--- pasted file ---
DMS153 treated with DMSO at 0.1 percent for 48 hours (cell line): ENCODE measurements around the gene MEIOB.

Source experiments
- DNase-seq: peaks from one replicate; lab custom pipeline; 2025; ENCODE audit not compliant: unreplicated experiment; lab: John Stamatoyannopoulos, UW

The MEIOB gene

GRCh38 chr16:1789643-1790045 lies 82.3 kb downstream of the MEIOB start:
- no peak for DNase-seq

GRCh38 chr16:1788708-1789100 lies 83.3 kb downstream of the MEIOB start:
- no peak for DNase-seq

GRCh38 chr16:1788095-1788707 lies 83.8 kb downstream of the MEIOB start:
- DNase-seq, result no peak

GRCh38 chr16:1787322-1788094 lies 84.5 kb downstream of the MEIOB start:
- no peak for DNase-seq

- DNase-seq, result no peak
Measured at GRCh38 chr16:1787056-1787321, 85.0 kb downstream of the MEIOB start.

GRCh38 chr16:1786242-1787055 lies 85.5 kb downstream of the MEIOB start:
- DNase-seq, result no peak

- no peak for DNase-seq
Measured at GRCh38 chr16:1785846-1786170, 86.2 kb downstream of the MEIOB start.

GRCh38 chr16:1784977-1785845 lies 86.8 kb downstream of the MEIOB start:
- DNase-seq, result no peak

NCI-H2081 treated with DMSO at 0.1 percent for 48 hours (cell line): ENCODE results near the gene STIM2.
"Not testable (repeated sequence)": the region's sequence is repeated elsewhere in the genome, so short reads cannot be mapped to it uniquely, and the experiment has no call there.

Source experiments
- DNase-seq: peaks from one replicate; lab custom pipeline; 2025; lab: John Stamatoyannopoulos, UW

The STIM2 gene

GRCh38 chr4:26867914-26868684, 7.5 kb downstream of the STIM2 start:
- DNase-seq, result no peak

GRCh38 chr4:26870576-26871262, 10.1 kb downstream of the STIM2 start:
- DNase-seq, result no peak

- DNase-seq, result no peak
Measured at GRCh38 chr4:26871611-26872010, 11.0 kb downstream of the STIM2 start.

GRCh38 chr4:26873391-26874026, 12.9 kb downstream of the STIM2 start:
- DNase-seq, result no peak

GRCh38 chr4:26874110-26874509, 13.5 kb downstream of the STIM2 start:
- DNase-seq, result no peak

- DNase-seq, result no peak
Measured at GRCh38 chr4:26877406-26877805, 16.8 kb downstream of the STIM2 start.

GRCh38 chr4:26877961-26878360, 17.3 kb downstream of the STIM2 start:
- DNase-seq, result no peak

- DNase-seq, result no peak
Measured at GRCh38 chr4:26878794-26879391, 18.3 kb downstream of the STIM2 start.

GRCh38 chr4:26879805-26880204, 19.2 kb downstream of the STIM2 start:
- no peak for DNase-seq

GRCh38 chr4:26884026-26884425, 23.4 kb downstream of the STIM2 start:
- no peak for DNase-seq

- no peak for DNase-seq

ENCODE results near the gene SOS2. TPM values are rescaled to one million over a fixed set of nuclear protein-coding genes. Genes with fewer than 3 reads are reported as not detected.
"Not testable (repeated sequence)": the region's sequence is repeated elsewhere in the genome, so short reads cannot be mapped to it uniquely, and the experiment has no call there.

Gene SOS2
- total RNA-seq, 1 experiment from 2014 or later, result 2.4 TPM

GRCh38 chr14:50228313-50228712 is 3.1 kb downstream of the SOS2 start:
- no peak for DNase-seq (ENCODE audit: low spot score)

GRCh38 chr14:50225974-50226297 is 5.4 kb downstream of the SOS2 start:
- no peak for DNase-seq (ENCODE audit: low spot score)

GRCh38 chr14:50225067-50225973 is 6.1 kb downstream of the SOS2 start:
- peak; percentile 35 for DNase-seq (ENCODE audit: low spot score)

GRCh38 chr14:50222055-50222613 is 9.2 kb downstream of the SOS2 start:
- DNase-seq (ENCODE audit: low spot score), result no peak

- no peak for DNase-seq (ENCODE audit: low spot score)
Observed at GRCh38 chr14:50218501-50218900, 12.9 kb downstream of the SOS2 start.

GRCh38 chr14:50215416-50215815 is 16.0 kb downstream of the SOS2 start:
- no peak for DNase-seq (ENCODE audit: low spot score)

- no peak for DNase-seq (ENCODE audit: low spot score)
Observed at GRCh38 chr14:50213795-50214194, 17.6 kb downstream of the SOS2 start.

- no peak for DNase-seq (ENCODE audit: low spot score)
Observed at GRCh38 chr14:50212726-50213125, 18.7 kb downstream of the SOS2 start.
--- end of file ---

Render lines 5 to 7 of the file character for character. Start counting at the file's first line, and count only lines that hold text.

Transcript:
GRCh38 chr16:1789643-1790045 lies 82.3 kb downstream of the MEIOB start:
- no peak for DNase-seq

GRCh38 chr16:1788708-1789100 lies 83.3 kb downstream of the MEIOB start: